EA.GetEvent<ShowMainView>().Subscribe((V)=>{ MainContentArea = V });. 

This works great and I am wondering what comments, objections you all might have, thanks.

 

Developer
Feb 8, 2012 at 8:13 PM

Hi,

Prism by design can be used in a granular way depending on your personal preferences and the requirements of your scenario. Hence, I believe the approach you mentioned seems to be a valid one.

On the other hand, take into account that, when using Prism Regions, you can benefit of the features that Prism provides out of the box, such as the Navigation API, region behaviors, etc.

If you are interested, more information about this features can be found in the following resources:

Thanks,

Agustin Adami
http://blogs.southworks.net/aadami

Feb 12, 2012 at 2:53 AM
Edited Feb 12, 2012 at 3:23 AM

Please understand that I am looking to talk this through for the sake of learning and comparing/contrasting these somewhat subjective techniques. My goal is not to say that what I am proposing is better, but rather to verify that it is valid along with your objective feedback on the pros/cons.

Regarding the documentation on Region Navigation and the passing of parameters during navigation I want to compare what I am describing above (in the original post) in parity with what is documented in Chapter 8.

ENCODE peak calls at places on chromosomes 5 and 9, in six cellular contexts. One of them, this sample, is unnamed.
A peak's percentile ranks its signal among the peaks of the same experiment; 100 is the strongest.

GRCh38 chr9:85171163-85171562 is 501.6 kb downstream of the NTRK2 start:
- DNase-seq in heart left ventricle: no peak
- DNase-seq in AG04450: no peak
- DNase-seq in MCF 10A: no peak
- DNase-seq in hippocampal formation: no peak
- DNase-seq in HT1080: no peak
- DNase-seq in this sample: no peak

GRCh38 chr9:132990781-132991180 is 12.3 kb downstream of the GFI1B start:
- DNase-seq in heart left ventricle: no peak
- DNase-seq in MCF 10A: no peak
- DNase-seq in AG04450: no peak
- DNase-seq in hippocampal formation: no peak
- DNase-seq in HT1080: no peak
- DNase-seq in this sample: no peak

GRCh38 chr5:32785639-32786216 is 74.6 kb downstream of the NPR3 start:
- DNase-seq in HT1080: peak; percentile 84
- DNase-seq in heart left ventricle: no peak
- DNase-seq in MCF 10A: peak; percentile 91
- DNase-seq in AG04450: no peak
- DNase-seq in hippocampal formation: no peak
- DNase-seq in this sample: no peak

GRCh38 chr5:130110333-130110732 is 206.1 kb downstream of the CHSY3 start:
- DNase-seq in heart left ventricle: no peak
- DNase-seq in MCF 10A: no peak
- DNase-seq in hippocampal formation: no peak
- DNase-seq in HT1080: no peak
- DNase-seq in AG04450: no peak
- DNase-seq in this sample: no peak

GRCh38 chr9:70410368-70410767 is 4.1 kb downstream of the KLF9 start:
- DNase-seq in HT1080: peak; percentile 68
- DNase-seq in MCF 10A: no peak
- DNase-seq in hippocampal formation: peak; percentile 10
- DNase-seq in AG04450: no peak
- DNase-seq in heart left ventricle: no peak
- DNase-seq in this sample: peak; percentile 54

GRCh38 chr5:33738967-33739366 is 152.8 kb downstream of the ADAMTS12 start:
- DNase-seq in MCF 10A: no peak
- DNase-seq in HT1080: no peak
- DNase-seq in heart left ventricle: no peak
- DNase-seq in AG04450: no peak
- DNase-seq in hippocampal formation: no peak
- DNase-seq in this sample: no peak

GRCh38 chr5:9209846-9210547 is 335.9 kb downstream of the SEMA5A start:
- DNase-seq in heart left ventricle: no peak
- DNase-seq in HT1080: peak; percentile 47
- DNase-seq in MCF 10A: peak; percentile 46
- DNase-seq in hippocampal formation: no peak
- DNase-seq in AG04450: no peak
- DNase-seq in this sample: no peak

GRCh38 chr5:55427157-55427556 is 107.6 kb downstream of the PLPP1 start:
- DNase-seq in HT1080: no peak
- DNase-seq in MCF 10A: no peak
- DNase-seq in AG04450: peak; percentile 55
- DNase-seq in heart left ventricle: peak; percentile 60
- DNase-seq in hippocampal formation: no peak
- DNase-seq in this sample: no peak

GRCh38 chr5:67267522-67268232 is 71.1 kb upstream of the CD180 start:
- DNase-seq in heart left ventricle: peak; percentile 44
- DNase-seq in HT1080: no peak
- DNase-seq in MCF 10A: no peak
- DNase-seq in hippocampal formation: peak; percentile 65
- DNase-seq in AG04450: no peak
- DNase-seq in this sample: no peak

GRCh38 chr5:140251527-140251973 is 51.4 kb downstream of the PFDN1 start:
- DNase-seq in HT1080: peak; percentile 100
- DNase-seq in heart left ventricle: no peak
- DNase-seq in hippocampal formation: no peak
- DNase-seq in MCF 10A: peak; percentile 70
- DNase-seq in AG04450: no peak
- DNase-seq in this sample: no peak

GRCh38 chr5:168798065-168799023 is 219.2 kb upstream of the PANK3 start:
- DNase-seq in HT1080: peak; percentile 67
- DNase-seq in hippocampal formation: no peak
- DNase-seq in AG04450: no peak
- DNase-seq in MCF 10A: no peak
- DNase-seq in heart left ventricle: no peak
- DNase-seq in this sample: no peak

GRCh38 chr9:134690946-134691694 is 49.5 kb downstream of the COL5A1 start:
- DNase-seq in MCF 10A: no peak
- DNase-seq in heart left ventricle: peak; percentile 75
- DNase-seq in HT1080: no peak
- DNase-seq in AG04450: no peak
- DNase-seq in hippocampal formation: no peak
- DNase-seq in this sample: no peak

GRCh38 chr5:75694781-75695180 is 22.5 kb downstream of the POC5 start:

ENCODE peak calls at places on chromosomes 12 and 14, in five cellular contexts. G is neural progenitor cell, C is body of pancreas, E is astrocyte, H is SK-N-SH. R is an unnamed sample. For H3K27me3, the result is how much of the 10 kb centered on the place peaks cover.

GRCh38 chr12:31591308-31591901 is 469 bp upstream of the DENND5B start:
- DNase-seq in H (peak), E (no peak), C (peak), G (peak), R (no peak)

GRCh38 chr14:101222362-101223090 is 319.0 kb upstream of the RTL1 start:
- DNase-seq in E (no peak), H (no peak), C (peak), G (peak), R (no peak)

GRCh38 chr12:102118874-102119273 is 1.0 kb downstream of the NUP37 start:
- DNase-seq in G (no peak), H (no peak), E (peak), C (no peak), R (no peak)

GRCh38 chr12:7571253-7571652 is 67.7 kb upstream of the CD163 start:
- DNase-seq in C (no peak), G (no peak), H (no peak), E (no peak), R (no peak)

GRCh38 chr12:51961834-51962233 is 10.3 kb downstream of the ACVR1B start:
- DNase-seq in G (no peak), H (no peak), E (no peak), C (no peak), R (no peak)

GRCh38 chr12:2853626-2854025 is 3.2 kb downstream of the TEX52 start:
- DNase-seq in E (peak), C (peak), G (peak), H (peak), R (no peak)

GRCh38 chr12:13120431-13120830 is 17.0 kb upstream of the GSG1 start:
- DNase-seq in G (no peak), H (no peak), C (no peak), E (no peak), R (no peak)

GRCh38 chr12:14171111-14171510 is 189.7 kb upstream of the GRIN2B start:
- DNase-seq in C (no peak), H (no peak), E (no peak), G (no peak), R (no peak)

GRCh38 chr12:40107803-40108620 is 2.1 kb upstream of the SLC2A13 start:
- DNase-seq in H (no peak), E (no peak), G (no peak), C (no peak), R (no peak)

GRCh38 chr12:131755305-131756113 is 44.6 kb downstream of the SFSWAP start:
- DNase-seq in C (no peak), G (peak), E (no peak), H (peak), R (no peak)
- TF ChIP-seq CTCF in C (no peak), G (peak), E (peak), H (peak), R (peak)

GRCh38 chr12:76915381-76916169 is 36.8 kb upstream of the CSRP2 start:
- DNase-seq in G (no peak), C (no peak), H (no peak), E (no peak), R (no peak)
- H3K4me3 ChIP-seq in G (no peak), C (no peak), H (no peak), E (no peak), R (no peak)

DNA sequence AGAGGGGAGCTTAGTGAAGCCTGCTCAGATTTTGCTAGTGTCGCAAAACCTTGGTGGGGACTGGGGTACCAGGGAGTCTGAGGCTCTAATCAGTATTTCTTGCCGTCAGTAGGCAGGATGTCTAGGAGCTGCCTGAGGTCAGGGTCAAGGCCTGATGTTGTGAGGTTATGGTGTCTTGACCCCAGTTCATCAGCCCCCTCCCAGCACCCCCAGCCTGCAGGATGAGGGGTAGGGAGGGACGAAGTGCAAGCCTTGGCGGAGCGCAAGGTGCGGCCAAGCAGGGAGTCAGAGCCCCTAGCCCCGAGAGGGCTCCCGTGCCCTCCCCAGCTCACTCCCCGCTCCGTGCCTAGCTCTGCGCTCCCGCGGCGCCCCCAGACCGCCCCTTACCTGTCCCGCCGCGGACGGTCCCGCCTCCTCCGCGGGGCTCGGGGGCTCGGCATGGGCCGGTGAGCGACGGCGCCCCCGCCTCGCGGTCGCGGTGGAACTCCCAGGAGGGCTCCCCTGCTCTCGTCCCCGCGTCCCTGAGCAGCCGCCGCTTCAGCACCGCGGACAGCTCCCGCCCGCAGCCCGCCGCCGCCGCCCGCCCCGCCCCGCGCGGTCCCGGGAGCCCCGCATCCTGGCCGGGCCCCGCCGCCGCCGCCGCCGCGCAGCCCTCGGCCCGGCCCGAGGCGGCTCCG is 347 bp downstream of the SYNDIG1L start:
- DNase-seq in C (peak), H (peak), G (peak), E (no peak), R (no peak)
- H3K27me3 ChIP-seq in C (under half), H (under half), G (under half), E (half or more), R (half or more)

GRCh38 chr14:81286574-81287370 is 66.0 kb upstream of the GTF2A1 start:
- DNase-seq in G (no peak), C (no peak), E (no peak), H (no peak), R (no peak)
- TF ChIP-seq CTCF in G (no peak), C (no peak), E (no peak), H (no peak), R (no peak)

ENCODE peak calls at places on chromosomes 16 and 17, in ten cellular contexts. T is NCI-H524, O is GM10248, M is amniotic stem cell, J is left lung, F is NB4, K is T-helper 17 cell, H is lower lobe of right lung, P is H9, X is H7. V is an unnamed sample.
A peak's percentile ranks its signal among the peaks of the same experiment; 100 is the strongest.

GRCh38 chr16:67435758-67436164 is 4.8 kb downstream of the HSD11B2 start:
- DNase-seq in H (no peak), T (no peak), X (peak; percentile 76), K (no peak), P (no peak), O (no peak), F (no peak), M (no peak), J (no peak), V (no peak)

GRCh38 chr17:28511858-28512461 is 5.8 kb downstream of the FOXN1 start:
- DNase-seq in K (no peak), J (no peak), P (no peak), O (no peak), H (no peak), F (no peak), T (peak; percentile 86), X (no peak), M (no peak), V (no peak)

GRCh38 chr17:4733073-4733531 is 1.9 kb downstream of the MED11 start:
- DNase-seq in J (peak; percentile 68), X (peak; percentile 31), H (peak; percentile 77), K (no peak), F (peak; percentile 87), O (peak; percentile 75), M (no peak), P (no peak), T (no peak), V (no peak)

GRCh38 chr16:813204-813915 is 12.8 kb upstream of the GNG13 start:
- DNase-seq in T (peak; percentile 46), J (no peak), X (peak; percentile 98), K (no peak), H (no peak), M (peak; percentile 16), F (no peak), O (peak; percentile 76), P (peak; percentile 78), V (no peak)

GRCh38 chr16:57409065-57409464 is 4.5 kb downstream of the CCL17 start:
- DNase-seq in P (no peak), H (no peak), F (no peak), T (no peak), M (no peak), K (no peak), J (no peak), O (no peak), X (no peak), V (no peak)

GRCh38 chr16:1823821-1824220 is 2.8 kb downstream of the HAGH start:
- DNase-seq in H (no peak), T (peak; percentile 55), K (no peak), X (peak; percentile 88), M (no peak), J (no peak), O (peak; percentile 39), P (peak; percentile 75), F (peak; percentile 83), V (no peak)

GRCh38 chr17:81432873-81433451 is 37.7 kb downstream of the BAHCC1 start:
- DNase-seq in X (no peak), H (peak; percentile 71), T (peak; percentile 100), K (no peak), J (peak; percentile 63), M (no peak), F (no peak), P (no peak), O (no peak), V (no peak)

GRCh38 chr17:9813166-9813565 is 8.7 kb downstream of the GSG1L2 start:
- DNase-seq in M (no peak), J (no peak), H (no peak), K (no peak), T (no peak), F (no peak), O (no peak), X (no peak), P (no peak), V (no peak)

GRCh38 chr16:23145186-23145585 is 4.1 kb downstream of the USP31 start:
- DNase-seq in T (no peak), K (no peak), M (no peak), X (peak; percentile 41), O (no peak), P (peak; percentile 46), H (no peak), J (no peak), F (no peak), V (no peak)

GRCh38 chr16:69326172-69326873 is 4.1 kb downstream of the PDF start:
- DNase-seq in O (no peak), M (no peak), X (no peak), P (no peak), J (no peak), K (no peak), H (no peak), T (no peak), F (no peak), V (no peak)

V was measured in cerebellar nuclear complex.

The ability of any module to use the RequestNavigate requires passing in a named string (and named region as a string if called from the region manager). Hard coded strings always feel 'bad', especially when loaded Views themselves contain regions. I have yet to see a scoped const/static region name definition pattern that suites all cases as your application grows and changes in ways that you cannot foresee. Passing parameters via query string construct that again are retrieved via "string" as key/value pairs feels like limitations of the asp.net world. In my constructive opinion, using 100% complex objects and xaml binding you can perform all of the tasks of the Region Manager without the overhead of maintaining const/static Region names & class decorators in order to enable certain behaviors - While enabling (possibly) more power in terms of typed objects with what can done within the Prism event payload. By allowing the ViewModel of any View that has named content areas such as ContentControls to define a UIElement Binding and a Prism event subscription it appears that you can solve all of the UI scenarios that could also be solved using Regions. I am depending on readers of this post to infer the implementation pattern of what I am implying, as once this convention is defined there is really no limit to the number of content areas and Views/Sub Views that can be added. Furthermore, by documenting each Prism event you are building a typed library to which future Views/ViewModels could tap into in a disconnected/abstracted way. For example, I create a new View/ViewModel that has 3 brand new ContentControls. This view can show some of the Views that my existing Views show within their ContentControls. Using the proposed technique there would be zero maintenance outside of the new objects (View/ViewModel) b/c the ViewModel would just subscribe to the existing Prism event and pull the UIElement out of the payload (via defined interface that all payload objects would implement). Using the region manager would require the Region names to be tracked and therefore updated somewhere. If additional parameters are needed, then using the proposed technique a typed complex payload object can be passed/received. Whereas with the Region Manager we again have to maintain more string values (somewhere) for the Key/Value pairs. A final point to make in favor of the proposed technique is that since the publication of the Prism event contains the View, other living objects can also listen (perform a type check if needed) and take action (as just an added technique to solve problems) in a very loosely coupled way due to the event driven nature of this technique (I do not believe INavigationAware provides as much flexibility as Prism events).